Felicie Vahcon is over halfway through her second pregnancy, she had a cesarean section for her last birth and is aiming for a vaginal birth this time around.
She also lives in a rural area and, like most women, wants to have control over who is caring for her throughout her pregnancy and birth.
“I just don’t understand it – we can choose our dentist and our general practitioner but with birth, we have no say, it’s whoever is on shift.”
Felicie values the continuity of care model so highly that she transferred from South East Regional Hospital (SERH) in Bega to Moruya Hospital at 29 weeks with her first baby and is travelling to Moruya during her current pregnancy – over an hour’s drive in each direction in order to see the same two midwives throughout her pregnancy and birth.
She’s not alone; 12 women travelled from non-local areas to birth at SERH in 2018 and 58 travelled to Moruya, according to figures provided by Southern NSW Health.
When asked directly about the discrepancy in the figures between the two hospitals, a spokesperson for Southern NSW Health says the reasons women travel to birth include being close to a specialist obstetrician and to be close to family for support.
SERH and Moruya maternity have similar models of midwifery care with access to an obstetrician, so why are more women choosing Moruya?
Southern NSW Health confirmed that Moruya does not have an official continuity of care model but the spokesperson says that the Moruya team do aim for women to see the same caregivers, if at all possible.
For Felicie and her friend, Maggie Thorssell, of Cobargo, who is also pregnant with her second child, seeing a team of practitioners in their previous pregnancies has meant constantly explaining their choices to different staff amid a feeling that they should “do as they’re told.”
“It would be nice,” Maggie muses “if there was more of a ‘choose’ mentality at hospitals instead of a ‘refuse’ mentality because there have been times I’ve felt that I couldn’t say no.”
For Felicie and her partner, meeting a range of midwives and obstetricians and not knowing who would be in attendance at the birth of their first child was too much of a gamble.
“I thought – I don’t want to have my baby this way,” Felicie says.
Bega-based Ayla Kranz is a trainee midwife and has seen the benefits of what Felicie is seeking in her work as a doula. Traditionally, according to the Australian Doula College, a doula is a woman offering non-medical support and information to other women and their partners during birth and the postnatal period. ‘Doula‘ is a Greek word that came to mean ‘woman’s servant’.
“Studies have shown that everyone benefits from a continuity of care model,” Ayla explains “and this is especially true for high-risk women.”
Hiring a private midwife is the only way rural women can guarantee they will see the same caregiver throughout their pregnancy, birth and postnatal period but private midwives across Australia are in a bind. The law requires that they have indemnity insurance but there is no insurance product in Australia at the moment that covers the birth for a private midwife.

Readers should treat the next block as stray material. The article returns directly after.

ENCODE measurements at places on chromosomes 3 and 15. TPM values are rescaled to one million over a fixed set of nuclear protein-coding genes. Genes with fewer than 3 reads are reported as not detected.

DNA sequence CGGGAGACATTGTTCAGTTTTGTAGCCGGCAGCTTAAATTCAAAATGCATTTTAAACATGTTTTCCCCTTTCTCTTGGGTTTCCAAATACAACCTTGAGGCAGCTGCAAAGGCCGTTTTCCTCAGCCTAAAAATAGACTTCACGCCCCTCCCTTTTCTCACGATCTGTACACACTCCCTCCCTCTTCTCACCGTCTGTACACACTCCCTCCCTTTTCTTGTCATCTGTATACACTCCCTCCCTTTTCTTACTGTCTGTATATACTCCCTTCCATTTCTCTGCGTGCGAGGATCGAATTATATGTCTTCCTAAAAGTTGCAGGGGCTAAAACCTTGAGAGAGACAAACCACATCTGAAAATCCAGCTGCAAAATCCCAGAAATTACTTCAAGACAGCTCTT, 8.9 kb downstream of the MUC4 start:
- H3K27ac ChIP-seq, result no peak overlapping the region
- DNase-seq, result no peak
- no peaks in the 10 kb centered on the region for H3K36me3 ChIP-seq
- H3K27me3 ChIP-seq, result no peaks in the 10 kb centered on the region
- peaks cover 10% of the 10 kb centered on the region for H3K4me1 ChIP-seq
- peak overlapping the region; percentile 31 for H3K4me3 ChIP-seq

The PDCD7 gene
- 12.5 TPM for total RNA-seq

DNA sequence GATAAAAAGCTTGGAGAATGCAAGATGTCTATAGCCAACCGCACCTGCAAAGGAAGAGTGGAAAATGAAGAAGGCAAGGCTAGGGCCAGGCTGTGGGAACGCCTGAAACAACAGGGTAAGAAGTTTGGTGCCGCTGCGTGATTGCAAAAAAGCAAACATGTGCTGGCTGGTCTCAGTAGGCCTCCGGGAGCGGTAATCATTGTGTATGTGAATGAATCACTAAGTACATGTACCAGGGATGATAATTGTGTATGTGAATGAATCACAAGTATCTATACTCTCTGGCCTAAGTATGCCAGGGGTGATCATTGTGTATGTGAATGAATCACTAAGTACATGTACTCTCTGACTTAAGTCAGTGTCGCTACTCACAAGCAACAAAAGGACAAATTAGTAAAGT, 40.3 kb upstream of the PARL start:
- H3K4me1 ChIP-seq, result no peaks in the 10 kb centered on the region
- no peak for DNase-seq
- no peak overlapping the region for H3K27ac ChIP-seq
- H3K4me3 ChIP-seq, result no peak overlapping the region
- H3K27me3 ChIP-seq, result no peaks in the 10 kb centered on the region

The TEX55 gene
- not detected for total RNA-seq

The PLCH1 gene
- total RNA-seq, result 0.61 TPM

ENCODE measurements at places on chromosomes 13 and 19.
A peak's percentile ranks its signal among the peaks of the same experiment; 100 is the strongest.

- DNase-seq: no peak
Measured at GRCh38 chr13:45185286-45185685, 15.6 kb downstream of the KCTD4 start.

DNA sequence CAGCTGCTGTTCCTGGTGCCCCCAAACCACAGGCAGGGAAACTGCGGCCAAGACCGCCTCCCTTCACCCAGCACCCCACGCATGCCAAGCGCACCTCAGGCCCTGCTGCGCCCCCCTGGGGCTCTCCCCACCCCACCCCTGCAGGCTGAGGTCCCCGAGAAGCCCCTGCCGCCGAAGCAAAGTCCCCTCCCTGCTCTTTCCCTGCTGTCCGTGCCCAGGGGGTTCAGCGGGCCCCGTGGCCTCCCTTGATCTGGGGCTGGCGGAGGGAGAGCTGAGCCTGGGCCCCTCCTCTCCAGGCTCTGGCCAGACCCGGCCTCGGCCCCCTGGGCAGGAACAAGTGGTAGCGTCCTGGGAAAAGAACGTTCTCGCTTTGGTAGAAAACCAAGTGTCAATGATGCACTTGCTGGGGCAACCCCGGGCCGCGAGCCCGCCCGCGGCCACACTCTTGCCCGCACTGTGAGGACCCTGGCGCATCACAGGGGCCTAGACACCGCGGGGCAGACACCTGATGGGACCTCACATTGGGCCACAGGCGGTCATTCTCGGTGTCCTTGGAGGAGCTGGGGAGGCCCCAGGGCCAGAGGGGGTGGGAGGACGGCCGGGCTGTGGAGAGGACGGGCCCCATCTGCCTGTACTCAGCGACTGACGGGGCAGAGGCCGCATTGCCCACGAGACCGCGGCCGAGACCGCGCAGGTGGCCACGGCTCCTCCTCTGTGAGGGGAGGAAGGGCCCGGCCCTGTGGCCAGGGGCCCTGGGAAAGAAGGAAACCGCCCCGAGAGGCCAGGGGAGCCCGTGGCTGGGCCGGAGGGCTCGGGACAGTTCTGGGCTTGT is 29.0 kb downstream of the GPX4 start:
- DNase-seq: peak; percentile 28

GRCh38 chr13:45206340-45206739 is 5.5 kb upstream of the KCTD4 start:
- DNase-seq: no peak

The latest in a series of extensions was applied in February this year, granting midwives the right to practise without insurance until 2021 – but the future of private midwifery in Australia remains uncertain, though homebirth programs through hospitals like this one in Canberra continue to be rolled out in capital cities.
Having a trusted care provider is advantageous to birth outcomes because birth is powered by the love hormone oxytocin.
“You can see how it changes a woman’s labour to have people she doesn’t know in the room,” Ayla says.
Maggie laboured through three shift changes while birthing her son at SERH last year and knows firsthand how much the support of staff makes a difference.
“I could feel my labour slowing down when I heard staff talking about how things could go wrong and how big my baby was,” Maggie says “and on the other hand, people saying positive things really helped me.”
Maggie’s baby was a big boy – 4.5 kg and she is proud to have birthed him.
The sense of empowerment that Maggie took away from her challenging birth is a crucial aspect of birthing, according to Ayla.
“Birth is a right of passage, women who are autonomous and well-supported during birth are set up for success in those first six weeks with a newborn, as well as for a lifetime of parenting.”
The options for birthing are widening, even in regional hospitals according to Southern NSW Health, “both SERH and Moruya offer midwifery care through community health services and both facilities have the option for women to use warm baths for pain relief in labour.”
But despite these changes and the best intentions of staff, pregnant women like Maggie and Felicie are choosing to travel away from their nearest hospital seeking the kind of care they want.
What has been your experience in giving birth in a country town?
Online feedback tool to the Southern NSW Health.
Ayla Kranz’s podcast Circle of Birth.